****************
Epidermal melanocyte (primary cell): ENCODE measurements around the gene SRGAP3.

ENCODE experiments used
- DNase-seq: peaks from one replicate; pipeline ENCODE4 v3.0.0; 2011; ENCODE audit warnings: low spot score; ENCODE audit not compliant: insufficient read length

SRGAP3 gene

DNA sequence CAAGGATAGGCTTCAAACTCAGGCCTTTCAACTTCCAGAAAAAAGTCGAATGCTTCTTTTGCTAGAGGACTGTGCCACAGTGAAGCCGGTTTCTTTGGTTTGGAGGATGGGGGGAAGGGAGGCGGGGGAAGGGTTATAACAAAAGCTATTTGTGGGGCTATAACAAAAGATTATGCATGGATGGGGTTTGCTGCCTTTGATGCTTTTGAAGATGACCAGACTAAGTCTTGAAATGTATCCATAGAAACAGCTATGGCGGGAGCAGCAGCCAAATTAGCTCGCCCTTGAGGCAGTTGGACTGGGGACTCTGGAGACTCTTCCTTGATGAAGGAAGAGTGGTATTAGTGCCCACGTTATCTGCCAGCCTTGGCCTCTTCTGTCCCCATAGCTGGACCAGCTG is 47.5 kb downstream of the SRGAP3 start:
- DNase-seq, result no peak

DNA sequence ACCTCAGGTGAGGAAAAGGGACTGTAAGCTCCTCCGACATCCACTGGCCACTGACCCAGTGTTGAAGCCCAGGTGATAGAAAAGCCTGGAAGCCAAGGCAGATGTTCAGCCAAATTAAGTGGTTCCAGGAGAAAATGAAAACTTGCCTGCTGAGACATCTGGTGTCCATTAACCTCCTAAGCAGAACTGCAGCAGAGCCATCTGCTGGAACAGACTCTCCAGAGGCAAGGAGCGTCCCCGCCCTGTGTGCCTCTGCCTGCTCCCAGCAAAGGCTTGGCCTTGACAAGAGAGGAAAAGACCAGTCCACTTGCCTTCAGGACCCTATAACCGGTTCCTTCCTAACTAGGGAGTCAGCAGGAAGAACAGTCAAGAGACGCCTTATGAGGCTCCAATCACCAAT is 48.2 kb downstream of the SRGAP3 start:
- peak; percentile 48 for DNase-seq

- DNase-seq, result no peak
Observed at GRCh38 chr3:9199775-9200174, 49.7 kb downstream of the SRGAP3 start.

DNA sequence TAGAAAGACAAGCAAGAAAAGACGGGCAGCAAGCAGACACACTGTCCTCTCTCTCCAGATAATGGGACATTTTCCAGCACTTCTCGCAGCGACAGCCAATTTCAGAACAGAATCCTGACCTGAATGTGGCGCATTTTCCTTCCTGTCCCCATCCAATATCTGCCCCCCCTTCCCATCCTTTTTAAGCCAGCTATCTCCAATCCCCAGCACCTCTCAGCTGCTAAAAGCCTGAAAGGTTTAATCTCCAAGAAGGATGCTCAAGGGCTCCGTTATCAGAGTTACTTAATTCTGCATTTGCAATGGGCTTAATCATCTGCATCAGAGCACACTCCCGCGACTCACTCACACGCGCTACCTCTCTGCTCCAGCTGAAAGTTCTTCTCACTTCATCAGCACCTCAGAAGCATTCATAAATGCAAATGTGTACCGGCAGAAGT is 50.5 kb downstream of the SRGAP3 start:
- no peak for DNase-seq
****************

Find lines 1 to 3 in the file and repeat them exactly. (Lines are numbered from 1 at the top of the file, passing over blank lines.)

Epidermal melanocyte (primary cell): ENCODE measurements around the gene SRGAP3.

ENCODE experiments used
- DNase-seq: peaks from one replicate; pipeline ENCODE4 v3.0.0; 2011; ENCODE audit warnings: low spot score; ENCODE audit not compliant: insufficient read length